You’ve obviously given us some ideas of things people should do there. Are there any other experiences that you recommend people have?
STEVE: I think I’ve mentioned all of them, but it would be Land Rovers and walking. I think time of year for Katavi makes a difference, so go there when it’s dry and hot. Go there when it’s a little bit extreme. It’s beautiful and green in summer. I wouldn’t want to know what the tsetse flies are like in summer, but go when it’s at its “worst”. Bird. Take a great pair of binoculars because you’ll bird until you’re blue in the face. If you do go in the green season, then after November all the migrants arrive. And then, for Mahale, it’s walking. I think they’ve got kayaks. You can take kayaks out. We went snorkelling. There are some beautiful freshwater fish. Again, it was just a bit weird being bitten on my back while I was snorkelling by a tsetse fly. I didn’t really expect that. Oh, and the boat guys were also fishing while we were snorkelling and we had freshwater fish sashimi on the boat. It was amazing. Part of the experience is also that flight in between. So there’s not really an activity that they wouldn’t offer to you that you should go, “We need to do that”. So that covers all the activities.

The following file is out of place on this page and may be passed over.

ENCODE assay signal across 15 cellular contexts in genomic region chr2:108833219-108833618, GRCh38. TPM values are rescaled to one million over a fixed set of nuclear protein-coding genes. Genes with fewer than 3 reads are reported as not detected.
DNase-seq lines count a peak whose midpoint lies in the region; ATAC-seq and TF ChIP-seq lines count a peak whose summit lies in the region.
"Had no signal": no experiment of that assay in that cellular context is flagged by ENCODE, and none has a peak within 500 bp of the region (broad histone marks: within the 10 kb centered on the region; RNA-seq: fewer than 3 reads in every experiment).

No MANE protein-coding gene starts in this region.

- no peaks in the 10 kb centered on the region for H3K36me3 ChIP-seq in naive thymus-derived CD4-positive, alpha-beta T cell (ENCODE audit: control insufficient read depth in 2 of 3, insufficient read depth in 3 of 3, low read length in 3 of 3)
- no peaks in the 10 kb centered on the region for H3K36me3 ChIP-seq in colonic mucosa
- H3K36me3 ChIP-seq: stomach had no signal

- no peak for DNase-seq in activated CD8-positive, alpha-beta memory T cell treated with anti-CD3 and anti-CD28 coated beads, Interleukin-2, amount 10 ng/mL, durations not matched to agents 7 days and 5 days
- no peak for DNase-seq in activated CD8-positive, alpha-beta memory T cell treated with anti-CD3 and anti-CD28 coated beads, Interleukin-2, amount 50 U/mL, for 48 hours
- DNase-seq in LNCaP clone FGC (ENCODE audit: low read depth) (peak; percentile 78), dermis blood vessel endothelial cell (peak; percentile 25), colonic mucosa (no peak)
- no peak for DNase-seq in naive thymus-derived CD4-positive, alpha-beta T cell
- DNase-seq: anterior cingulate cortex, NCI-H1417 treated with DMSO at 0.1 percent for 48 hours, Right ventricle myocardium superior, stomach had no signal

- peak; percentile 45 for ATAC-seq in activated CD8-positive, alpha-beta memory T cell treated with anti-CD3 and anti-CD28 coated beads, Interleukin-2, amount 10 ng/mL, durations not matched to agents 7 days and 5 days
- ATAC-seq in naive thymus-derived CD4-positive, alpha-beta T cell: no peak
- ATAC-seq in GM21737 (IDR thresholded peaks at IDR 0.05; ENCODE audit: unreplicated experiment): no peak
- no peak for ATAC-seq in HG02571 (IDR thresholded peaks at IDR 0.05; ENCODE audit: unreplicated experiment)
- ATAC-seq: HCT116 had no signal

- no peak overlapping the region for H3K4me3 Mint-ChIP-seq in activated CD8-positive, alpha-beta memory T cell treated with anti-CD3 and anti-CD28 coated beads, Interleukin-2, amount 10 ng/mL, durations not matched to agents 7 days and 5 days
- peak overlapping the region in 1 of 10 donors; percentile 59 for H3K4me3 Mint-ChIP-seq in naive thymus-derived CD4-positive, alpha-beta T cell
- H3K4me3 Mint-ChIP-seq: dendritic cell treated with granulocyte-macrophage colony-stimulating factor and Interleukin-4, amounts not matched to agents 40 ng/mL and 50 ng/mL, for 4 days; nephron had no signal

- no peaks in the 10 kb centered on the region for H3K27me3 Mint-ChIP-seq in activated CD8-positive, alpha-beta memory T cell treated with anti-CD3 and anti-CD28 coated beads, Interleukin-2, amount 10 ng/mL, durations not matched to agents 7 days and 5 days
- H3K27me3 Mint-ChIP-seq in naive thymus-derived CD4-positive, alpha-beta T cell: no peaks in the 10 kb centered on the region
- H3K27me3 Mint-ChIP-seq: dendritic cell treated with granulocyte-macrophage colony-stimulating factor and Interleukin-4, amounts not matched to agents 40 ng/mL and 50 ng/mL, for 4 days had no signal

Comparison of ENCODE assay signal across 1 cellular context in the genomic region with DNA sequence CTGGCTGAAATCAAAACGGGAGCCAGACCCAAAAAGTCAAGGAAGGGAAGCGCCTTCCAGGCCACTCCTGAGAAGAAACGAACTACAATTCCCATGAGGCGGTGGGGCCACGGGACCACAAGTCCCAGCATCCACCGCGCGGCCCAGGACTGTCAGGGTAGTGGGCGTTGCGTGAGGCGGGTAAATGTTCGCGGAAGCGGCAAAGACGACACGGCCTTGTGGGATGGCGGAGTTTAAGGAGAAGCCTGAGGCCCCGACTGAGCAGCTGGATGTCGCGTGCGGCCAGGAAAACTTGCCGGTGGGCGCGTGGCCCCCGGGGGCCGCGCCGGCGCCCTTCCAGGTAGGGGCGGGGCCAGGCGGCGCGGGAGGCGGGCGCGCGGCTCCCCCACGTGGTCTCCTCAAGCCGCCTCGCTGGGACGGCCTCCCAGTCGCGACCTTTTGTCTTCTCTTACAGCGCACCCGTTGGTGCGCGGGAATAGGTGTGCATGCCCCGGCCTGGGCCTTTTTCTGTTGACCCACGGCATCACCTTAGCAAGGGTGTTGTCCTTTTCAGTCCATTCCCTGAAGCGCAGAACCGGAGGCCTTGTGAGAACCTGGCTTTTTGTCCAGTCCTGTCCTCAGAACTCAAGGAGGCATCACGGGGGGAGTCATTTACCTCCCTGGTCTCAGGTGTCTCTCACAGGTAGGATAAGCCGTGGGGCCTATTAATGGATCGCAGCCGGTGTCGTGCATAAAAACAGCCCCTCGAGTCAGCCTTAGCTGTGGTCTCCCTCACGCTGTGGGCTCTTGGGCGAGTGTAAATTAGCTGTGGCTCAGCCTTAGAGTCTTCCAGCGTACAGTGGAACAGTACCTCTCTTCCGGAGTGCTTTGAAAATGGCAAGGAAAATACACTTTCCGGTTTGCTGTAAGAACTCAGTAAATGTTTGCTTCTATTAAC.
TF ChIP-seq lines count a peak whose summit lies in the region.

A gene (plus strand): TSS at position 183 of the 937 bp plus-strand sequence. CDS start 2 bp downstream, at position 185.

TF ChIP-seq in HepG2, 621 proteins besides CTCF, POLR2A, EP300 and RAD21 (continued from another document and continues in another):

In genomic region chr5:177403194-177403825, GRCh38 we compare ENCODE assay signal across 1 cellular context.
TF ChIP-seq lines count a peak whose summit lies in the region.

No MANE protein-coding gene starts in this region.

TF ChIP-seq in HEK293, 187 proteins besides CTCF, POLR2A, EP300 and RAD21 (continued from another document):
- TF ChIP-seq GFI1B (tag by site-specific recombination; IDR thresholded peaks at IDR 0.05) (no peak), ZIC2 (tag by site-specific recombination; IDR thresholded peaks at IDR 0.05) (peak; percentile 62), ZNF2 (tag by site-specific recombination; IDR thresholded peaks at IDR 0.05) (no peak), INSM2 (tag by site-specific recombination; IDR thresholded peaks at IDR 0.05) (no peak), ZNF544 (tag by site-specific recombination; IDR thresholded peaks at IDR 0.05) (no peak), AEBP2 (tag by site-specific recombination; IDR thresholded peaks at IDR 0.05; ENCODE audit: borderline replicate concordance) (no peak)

You’ve also just mentioned binos as something that everyone should take. What else do you recommend that people take with them to make the most of the experience, for the utmost comfort and enjoyment of it?
STEVE: So all the usual safari stuff – a pair of 10x42 binoculars and kit and gear and bags and whatever – but I was thinking about it the other day and I think I would put it down to, because of the tsetse flies, definitely take anti-insect shirts like BUGTech™.
Definitely take the insect repellent, but also take the roll-on because, in the tests we’ve done – in southern Tanzania funnily enough, in Ruaha, where some camps close because the tsetse flies are so bad and they burn elephant dung in the Land Rover and the guys do everything – we did a test. We got the scientific how-to from RID™ in Australia and the roll-on Rid, Tropical Strength, for the first hour gave just about 100% protection. We’ve heard similar reports from people who have been to the Zambezi. So, to be honest, I haven’t actually tried it out myself for tsetse flies, but I’m sure I can plan a trip.
So BUGTech™ shirt, the insect repellent, and then, because walking is such a big part of the experience, I would take that new Selous Bag of ours because it’s got belt loops so it can attach to your belt or you can wear it as a backpack or you can wear it as a satchel. I would take it and wear it on my belt. Because Katavi is so hot, you want to be carrying water, so you can put a water bottle in there, your binos, your insect repellent. It’s just a very convenient bag for walking. So, for both Mahale and Katavi, I would take that Selous Bag.
RID is no longer available in the UK and EU, but we do now sell the best selling independent Australian repellent, called Bushman, which is available for our UK and EU clients to use on safari.